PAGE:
In addition to clean, readable typeface, the Swiss Style established uniformity through a mathematical grid. A standard procedure today, but in the 1920s the use of the gridin the pursuit of minimalism, functionalism and simplicityrevolutionized graphic design in accordance with modernist ideals. I am not a graphic designer but I, too, recognize the grid as the most legible means for structuring information. Using this method, the structure precedes the content. Text is applied to a grid, snuggled into the predetermined order. Like Asawa’s textural drawing, which you saw hanging at the Fogg, communication relies on a composition of units in our case, a system or grid of letters. The International Style cast designers not as artists but as conduits for disseminating information. The semicolon in me wants to say we are, in our different ways, both. The grid is my playing field; it has order, but it is infinite. (We set the frame.) And the reason, I think, for our affinity with Albers’ textiles is our approach to composition. We are writing with warp and weft: First we hold the “composition stick” in our hands and put the lead type into order, and then we set the type into the press bed along with wooden “furniture” (placeholders). Whether by hand, with a typewriter, or on a keyboard, I approach writing like I print text on an analog letterpress: The bed is the field. I am tempted to think that it has something to do with being a landscape architect, rather than an architect. Looser structures allow for visible threads and multiple meanings. Letters are our scale. They are the unit we prefer because each letter can stand alone and yet it is enrichened by a response. And a response could expand the grid in any direction.
I am the full stop, but we know this conversation has no end. A bit homesick for American culture and lit., I am reminded of Emerson’s “Circles” essay: “ Our life is an apprenticeship to the truth, that around every circle another can be drawn; that there is no end in nature, but every end is a beginning; that there is always another dawn risen on mid noon, and under every deep a lower deep opens.” Don’t we write/solicit/edit/publish letters in order to grow, to redefine ourselves in terms of each other, in even greater contexts? Ultimately, I think our project embraced the openness of a letter, of inquiring without any guarantee for an answer, because we have learned to accept “do[ing] something without knowing how or why; in short, to draw a new circle.” The textual fabric has no boundaries of its own we set and reset the frame. A collaborative editorial team is in constant exchange, sending verbal missives at full tilt. With that, nothing, not even me, is a full stop.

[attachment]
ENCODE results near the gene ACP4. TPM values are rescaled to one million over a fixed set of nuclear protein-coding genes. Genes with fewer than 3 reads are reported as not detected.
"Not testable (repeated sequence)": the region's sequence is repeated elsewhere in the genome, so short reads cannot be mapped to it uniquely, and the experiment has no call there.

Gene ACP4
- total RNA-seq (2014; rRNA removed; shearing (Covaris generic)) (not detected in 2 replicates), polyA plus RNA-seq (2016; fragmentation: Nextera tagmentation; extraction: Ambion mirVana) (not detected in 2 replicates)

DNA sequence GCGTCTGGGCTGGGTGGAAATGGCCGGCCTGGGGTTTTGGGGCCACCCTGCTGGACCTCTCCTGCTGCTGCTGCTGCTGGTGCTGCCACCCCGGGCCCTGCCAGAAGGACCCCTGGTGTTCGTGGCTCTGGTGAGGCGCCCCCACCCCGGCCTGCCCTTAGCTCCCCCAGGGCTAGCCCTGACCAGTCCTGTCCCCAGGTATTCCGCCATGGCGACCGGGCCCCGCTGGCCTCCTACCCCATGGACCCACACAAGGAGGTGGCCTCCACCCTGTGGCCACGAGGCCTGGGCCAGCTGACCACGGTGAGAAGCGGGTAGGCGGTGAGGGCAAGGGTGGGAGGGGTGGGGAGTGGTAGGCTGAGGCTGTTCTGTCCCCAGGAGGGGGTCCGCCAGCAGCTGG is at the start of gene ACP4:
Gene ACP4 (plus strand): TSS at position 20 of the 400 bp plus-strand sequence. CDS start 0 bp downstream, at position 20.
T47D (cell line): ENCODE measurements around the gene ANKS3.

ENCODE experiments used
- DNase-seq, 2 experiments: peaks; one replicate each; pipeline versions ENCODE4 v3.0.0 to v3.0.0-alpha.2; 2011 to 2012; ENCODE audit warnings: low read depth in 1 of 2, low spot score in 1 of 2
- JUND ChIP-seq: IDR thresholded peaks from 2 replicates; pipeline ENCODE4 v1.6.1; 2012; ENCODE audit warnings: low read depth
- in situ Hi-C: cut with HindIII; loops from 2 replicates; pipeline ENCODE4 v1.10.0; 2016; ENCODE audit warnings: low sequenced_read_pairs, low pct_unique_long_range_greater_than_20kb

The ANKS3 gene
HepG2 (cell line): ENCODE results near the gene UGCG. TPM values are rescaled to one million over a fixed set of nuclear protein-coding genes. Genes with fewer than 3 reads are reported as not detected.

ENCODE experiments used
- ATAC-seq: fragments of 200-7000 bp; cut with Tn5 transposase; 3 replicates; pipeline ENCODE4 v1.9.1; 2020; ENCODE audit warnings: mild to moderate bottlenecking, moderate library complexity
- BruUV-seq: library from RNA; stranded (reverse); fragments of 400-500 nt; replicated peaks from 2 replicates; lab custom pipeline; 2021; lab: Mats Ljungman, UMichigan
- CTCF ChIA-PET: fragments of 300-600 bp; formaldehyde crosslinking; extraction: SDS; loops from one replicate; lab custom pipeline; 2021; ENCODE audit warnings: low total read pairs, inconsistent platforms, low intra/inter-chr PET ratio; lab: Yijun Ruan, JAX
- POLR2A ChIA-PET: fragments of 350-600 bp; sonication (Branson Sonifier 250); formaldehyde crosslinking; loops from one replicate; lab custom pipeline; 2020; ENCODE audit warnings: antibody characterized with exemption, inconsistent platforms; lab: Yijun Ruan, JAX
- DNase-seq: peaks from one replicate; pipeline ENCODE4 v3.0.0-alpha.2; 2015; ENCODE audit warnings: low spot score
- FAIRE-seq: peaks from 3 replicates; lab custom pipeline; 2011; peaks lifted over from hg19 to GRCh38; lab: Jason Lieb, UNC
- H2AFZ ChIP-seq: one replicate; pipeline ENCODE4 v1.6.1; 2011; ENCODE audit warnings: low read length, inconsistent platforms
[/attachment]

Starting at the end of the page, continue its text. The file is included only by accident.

Let the ruckus begin –
1 "Ingrid Bengtson and Sarah Bolivar respond to Anonymous” Open Letters , Issue 20, December 12, 2014.
2 "Anonymous writes to GSD,” Open Letters , Issue 19, November 21, 2014.
3 "GSD Students write to Niall Kirkwood,” Open Letters , Issue 13, April 18, 2014.
4 "Chelsea Spencer writes to Mack Scogin,” Open Letters , Issue 02, October 3, 2013.
5 “Edward Eigen responds to John Davis,” Open Letters , Issue 12, April 11, 2013.
6 “Mack Scogin responds to Chelsea Spencer,” Open Letters, Issue 02, November 01, 2013.
7 “Anni Albers writes to Ise Gropius,” Open Letters, Issue 21, January 30, 2015.
8 Albers, Anni. “Art—A Constant”. Ed. Brenda Danilowittz. Anni Albers Selected Writings on Design. Weselyan University Press, Hanover, NH, 2000, p. 10.
9 “Kiel Moe writes to Open Systems,” Open Letters, Issue 15, September 26, 2014.
10 “Cali Pfaff writes to Dawn Redwood ,” Open Letters, Issue 05, December 06, 2013.